Active, or reflective listening, takes place when the listener is genuinely interested in what the speaker says and verifies their understanding of the message with the speaker. Active listening is reacting or doing something that demonstrates you are listening and have understood. It is giving non-verbal cues to demonstrate that you are paying attention, for instance by nodding, making eye contact or making facial expressions appropriate to what is being said. It is reflecting back on the main points and summarising what has been said.
For the purposes of the review, you will need to actively listen during interviews in order to hear fully what is being said, but to also critically evaluate the conversation and to be able to explore in more depth what you are being told.

Questioning
Questioning serves various purposes. It enables you to get a response to a query, but it can also help you to clarify an issue, or even prompt action from the person you are asking a question.
There are two types of questioning and each will give you different outcomes.
Closed questions should invariably get a yes/no or facts as answers. For example, “Are you thirsty?” Closed questions are useful when you want very specific information, to establish an agreement, or to check something before going any further.
Closed questions are not helpful when you want to invite people to talk about themselves and their experiences. They have the potential to stifle the free flow of a conversation. They can set up a balance of power where you pose the questions and the people feel they have to search for the ‘right’ answer.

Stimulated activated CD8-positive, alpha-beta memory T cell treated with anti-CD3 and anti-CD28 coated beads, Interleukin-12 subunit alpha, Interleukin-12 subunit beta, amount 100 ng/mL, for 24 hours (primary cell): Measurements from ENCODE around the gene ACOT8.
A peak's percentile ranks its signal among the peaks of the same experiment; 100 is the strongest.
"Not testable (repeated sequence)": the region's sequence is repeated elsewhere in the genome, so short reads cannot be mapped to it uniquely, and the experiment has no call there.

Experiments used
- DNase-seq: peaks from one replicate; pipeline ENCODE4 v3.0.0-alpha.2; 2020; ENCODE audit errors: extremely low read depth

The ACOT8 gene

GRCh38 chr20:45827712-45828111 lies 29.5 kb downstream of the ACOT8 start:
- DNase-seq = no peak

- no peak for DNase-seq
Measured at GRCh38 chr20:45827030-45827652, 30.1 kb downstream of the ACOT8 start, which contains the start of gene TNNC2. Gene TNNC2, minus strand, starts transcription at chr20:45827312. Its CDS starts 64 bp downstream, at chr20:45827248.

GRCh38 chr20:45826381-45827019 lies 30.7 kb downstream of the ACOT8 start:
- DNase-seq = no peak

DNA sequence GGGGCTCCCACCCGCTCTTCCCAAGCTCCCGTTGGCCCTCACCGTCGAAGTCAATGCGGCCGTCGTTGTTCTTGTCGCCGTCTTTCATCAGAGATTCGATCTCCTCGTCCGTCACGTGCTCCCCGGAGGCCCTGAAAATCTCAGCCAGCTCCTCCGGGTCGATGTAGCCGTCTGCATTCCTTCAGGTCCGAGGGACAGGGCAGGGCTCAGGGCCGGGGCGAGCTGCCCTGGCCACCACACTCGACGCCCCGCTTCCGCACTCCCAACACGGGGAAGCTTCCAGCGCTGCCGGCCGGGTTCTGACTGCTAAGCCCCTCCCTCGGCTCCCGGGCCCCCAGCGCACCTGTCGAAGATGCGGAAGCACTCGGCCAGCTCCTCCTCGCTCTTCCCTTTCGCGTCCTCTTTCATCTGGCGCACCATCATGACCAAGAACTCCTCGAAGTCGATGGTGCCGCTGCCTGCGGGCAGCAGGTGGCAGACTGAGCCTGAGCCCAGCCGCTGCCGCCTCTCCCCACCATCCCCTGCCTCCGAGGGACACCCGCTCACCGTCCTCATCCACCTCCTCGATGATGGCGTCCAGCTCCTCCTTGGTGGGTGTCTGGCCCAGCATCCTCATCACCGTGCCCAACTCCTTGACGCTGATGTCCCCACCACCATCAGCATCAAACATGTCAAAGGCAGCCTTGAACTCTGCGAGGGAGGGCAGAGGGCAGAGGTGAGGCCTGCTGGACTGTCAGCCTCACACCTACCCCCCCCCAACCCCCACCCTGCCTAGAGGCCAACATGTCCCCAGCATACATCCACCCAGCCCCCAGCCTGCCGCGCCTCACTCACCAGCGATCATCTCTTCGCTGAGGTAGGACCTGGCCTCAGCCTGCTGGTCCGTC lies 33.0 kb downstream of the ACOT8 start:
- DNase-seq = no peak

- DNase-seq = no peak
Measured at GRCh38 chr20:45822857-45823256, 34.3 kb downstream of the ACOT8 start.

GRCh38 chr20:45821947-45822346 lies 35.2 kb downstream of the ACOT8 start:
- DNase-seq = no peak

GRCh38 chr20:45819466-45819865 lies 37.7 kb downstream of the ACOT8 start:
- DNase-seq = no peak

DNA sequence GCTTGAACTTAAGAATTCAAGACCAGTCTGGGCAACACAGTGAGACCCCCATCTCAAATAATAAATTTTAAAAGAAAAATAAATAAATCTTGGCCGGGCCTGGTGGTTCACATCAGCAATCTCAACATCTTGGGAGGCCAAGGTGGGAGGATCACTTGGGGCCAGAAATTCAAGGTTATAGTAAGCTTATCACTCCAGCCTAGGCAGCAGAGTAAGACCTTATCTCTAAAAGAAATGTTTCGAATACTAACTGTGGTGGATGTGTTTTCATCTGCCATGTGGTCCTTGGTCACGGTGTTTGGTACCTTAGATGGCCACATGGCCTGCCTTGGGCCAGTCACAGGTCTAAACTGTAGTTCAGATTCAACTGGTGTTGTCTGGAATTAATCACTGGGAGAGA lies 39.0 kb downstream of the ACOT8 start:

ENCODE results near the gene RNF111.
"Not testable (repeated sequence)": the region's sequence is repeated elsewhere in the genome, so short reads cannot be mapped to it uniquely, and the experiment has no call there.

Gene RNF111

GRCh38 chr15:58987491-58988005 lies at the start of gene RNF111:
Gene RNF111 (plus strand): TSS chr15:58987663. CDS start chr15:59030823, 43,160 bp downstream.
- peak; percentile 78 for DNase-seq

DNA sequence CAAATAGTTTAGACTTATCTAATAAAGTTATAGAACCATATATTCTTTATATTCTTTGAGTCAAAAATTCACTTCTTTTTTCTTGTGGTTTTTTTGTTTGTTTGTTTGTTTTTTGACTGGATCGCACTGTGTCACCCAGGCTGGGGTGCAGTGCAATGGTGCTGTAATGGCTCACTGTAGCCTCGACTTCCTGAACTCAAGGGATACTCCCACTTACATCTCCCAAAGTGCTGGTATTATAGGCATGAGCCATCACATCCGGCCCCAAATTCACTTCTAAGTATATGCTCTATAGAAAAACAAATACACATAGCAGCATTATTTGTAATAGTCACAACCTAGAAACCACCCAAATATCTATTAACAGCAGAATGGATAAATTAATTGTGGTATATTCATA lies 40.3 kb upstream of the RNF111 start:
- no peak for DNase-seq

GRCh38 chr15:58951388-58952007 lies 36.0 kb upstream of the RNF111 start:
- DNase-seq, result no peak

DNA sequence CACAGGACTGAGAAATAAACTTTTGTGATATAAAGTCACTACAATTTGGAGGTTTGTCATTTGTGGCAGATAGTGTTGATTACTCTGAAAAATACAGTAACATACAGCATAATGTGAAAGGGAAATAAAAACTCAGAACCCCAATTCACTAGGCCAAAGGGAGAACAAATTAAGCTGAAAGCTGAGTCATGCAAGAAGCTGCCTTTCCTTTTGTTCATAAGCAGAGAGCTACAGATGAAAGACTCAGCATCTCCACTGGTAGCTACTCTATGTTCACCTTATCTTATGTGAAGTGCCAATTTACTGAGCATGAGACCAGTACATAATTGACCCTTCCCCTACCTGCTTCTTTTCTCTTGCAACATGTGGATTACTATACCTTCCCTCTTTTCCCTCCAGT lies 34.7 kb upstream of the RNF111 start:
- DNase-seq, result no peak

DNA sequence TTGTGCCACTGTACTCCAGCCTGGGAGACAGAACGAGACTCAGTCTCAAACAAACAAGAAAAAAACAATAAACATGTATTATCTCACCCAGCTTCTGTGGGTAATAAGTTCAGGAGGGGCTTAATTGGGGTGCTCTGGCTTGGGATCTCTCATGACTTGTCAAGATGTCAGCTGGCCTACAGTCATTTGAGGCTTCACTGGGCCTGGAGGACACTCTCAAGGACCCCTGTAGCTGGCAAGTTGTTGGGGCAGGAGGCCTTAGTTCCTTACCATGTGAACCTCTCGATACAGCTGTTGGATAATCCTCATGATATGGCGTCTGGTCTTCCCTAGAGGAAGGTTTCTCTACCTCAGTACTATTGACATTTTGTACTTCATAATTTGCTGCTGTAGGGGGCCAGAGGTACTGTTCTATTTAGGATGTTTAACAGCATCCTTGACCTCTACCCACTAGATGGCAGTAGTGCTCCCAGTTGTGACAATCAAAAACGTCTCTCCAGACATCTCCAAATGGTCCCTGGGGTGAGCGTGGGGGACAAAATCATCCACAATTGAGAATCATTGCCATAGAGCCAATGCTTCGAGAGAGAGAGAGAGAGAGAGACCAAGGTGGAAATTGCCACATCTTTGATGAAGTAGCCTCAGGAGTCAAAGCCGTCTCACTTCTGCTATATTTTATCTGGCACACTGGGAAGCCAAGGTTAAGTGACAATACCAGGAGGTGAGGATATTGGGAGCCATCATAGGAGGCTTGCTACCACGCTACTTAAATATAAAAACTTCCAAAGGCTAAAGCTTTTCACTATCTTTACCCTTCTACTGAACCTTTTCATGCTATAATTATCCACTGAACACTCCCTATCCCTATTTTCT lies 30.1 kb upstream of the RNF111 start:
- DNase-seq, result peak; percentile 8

Open questions elicit longer answers. They usually begin with what, why, how. An open question asks the respondents for their knowledge, opinion or feelings. “Tell me” and “describe” can also be used in the same way as open questions. For example, “What happened at the meeting?”, “Tell me what happened next”, “Describe the circumstances in more detail.”
Open questions can be answered in many different ways. They encourage people to:
Clarify their thinking.
  • Look at the assumptions they might be making.
  • Look for the evidence behind the judgements they are making.
  • Think about the implications of what they think, say and do.
  • Consider other viewpoints or perspectives.
Open questions are not helpful when you want to draw the conversation to a close as they encourage further responses.
In a review, you will be questioning people to elicit as much information as you can and you want to do this in a non-judgemental way. Careful questioning can make people feel comfortable to share with you more information than questions worded in such a way as to put them on the defensive.
Try to keep “why” questions to a minimum, especially if it is in relation to a negative point in the review. “Why” questions are good for soliciting information, but can make people defensive so be thoughtful in your use of them, e.g. “Why did you choose to…?”